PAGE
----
Okay, back to the two meals. A chemical analysis of White Castle’s meal would be compared with Outback’s meal. Both would have a percentage of protein and carbohydrates. It doesn’t matter if you think Outback steak is better than burgers, it will still be protein. Quality of protein is not measured by the analysis.
Here’s the secret: All pet foods come with a Guaranteed Analyse that reveals the percentage of protein and fat as well as fiber and moisture. The quality of the protein, fat, fiber, and other nutrients is the real secret.
A chemical analysis of pet food would show that chicken feet are protein. However, it does not provide much nutrition. A cow that has been put to sleep due to a disease would also be analyzed as protein, although it could be dangerous for human consumption. Both chicken feet and a cow that has been euthanized are allowed ingredients in pet food. The secret to the pet food industry’s success is that manufacturers have an open door policy on where their ingredients are sourced. An adult dog food must have 18% protein, and an adult cat food with 26% must. These percentages can be obtained from many sources, including chicken feet, human grade meats, grain proteins, man-made chemical proteins, and many other variations.
Pet food labels are not required to disclose – and are not permitted to reveal – where they obtained the 18% or 26% of their protein. To make things worse, pet food manufacturers who use only human-grade ingredients are not permitted to tell potential customers or customers about the quality of their products.
How can you tell if your pet’s food is made from chicken feet, euthanized cows, or contains human-grade ingredients?
Premium and choice are not a way to tell if pet owners know what their pets are eating.
The ingredient definitions are the key to this big secret. Pet food is very different from ‘people’ foods, where you can look at the food to judge its quality. All food that is considered ‘people’ must comply with certain USDA (United States Department of Agriculture), and FDA (Food and Drug Administration), guidelines. Pet food is exempt from this requirement. People food is not allowed to contain chicken feet or euthanized cows. This is because they are either dangerous to eat or have no nutritional value. Pet food is not exempt from this ban. You can only determine if your pet is eating chicken feet or euthanized cattle by knowing what ingredients they can be used.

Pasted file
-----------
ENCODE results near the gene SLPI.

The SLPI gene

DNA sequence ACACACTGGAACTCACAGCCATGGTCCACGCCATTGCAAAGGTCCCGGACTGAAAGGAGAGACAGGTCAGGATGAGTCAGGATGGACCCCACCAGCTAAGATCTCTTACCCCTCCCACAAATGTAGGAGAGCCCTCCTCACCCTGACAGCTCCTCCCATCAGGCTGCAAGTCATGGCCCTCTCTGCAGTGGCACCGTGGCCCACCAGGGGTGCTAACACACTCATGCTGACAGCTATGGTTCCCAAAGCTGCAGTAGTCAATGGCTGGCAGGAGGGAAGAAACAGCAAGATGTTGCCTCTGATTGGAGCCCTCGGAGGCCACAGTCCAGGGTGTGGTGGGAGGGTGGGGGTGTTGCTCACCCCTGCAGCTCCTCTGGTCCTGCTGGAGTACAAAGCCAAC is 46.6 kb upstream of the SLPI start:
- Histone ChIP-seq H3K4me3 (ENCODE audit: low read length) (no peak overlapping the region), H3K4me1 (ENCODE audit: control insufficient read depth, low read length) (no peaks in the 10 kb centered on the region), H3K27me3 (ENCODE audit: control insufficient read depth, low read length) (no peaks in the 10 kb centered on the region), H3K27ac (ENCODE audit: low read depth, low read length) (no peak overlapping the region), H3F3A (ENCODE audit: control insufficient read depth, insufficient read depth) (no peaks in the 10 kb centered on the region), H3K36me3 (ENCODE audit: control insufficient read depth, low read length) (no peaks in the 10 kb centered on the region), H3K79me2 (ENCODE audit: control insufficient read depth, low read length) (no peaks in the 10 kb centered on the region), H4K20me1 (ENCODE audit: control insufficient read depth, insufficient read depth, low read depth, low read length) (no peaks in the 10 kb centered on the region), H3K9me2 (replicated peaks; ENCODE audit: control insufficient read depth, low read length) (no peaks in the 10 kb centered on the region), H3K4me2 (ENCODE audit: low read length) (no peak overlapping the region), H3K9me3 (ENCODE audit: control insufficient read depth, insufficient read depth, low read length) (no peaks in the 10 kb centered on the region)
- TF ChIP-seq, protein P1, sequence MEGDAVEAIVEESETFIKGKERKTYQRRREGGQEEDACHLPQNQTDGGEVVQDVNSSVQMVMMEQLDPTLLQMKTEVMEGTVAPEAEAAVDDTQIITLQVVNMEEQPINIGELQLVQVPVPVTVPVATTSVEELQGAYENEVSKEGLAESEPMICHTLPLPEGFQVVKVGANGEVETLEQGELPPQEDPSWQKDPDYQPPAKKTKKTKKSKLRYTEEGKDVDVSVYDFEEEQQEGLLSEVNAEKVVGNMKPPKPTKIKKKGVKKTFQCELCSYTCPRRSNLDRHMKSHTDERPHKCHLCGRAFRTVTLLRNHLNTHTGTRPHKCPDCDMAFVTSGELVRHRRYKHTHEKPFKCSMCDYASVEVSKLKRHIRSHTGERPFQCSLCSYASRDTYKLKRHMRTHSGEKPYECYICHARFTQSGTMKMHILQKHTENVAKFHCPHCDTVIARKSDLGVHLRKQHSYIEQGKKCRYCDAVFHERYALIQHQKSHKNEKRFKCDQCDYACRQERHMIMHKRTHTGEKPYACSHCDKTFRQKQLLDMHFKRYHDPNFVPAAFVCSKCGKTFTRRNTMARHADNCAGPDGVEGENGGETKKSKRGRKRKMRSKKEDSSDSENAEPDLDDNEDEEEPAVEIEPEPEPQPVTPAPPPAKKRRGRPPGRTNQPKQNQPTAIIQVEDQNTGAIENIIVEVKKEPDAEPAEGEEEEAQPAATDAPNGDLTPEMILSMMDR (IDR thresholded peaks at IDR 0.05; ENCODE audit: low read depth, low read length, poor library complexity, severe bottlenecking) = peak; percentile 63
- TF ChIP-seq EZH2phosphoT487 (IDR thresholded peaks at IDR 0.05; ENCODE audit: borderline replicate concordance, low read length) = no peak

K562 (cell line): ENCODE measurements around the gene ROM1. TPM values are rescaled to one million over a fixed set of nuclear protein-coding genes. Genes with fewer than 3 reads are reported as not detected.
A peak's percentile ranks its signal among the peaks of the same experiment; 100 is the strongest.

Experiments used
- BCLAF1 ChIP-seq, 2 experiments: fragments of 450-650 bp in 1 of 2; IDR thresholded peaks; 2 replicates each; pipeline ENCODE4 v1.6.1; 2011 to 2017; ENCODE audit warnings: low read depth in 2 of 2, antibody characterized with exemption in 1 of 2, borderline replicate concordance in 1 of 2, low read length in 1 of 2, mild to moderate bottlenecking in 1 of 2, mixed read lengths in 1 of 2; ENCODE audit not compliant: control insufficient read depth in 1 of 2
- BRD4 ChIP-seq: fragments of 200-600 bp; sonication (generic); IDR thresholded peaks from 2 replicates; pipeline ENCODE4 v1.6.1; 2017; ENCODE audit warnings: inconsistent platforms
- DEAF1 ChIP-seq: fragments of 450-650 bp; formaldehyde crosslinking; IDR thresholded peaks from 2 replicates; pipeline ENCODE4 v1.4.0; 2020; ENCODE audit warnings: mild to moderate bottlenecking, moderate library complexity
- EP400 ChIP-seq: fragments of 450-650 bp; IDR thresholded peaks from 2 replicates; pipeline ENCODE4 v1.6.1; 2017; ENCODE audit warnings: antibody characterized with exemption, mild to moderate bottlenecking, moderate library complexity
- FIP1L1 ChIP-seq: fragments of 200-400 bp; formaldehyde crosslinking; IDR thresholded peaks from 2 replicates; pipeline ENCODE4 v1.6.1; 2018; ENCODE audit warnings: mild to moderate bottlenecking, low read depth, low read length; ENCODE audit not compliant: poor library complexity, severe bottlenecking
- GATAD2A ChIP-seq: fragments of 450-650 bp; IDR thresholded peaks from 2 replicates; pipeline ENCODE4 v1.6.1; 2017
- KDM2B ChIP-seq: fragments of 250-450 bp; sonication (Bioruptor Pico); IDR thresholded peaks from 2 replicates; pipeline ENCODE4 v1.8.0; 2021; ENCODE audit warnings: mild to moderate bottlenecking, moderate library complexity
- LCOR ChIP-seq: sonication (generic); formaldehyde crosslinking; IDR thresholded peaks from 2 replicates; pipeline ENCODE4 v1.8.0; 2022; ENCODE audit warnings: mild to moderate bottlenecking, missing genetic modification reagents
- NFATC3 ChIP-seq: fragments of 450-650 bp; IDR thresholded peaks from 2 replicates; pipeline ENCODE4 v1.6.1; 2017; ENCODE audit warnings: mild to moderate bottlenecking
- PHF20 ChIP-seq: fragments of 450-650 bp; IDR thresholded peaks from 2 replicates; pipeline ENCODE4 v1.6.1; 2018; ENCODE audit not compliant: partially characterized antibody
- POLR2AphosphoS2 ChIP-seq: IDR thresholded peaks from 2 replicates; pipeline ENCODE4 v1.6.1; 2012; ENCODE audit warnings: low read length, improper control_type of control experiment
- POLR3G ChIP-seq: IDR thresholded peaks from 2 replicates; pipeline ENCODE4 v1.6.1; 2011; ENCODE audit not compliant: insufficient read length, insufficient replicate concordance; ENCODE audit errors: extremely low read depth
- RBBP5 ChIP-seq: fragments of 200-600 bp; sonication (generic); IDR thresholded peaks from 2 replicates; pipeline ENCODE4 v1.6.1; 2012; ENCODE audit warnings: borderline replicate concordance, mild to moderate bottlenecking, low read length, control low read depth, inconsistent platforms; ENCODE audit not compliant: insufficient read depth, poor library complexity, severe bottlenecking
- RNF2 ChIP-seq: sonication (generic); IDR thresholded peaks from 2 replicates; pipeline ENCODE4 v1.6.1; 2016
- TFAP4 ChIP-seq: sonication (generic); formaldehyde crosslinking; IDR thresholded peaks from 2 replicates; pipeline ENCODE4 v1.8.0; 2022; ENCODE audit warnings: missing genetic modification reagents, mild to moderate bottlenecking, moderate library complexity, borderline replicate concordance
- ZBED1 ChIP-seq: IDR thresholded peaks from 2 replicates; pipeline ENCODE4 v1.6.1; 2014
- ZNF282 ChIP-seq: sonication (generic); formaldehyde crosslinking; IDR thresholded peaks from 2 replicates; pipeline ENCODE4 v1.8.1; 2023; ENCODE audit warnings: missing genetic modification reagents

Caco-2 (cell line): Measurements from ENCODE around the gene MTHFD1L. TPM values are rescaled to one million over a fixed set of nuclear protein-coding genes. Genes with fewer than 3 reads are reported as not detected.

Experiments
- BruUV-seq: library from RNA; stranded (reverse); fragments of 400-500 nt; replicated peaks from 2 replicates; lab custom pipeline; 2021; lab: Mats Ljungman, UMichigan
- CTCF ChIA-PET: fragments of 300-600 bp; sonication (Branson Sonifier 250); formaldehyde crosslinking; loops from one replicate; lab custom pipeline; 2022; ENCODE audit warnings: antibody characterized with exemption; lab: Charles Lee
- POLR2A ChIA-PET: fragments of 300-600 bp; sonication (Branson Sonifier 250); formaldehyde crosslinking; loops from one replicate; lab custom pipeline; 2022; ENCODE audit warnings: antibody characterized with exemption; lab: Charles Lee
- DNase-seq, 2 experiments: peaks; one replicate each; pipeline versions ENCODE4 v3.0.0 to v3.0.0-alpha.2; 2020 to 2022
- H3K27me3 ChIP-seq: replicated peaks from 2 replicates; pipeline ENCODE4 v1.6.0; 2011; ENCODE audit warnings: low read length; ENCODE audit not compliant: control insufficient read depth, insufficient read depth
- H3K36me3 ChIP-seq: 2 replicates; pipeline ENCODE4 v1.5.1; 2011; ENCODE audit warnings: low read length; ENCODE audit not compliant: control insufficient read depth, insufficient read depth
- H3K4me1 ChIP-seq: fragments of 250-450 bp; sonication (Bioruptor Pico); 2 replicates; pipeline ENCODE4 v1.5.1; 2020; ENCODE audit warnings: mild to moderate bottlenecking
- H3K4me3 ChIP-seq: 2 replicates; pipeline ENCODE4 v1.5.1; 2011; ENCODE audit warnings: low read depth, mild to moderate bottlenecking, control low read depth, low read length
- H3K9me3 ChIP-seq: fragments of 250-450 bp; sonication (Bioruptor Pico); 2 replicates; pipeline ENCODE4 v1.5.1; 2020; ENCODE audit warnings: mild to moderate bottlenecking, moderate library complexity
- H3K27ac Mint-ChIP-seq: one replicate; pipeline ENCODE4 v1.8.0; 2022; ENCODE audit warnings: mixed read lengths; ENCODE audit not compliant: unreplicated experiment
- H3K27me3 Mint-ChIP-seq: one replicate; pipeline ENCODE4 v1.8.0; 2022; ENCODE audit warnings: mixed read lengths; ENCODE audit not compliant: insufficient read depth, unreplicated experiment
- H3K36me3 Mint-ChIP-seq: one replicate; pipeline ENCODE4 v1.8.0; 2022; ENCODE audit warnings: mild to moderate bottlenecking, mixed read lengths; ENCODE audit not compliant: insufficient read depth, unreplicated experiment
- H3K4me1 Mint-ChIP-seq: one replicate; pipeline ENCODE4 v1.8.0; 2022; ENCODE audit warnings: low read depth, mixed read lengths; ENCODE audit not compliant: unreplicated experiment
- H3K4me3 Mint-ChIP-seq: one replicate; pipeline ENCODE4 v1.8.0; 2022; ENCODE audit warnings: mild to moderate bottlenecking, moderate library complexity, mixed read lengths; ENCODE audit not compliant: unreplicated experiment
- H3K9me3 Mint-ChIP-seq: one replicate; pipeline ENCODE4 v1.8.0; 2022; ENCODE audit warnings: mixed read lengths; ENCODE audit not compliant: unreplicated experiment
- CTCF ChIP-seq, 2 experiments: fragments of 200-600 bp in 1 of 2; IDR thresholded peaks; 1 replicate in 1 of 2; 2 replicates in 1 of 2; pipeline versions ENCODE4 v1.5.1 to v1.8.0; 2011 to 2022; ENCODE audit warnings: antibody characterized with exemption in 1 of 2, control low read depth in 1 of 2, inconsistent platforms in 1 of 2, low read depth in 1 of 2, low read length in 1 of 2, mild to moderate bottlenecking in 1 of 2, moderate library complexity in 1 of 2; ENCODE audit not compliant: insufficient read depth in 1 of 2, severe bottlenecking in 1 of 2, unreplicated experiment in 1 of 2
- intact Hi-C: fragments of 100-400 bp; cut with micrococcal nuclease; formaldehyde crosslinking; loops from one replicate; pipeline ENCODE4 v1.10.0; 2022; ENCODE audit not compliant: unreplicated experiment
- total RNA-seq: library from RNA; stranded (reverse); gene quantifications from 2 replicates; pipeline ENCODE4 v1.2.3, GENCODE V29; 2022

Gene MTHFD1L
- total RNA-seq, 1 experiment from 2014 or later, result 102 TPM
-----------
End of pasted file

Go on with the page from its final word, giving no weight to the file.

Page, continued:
Common pet food ingredient, ‘Meat and Bone Meal,’ is essentially a mixture of various discarded leftovers from the human food sector. The components of’meat & bone meal’ include cow heads, stomachs and intestines as well as animals that have been euthanized from animal shelters and veterinarian offices. Pet food can also contain pentabarbitol, which was used to kill the animal. “Meat and Bone Meal” can contain leftover restaurant grease and diseased (including lethal) meat tissue taken from animals that have been slaughtered. This is the common ingredient that contains a mixture of potentially hazardous and inferior ingredients from the human food industry.
The pet food ingredient Meat Byproduct’ or Meat ByProduct Meal’ is almost identical to’meat & bone meal’. It is a very inferior pet food ingredient that contains literally everything.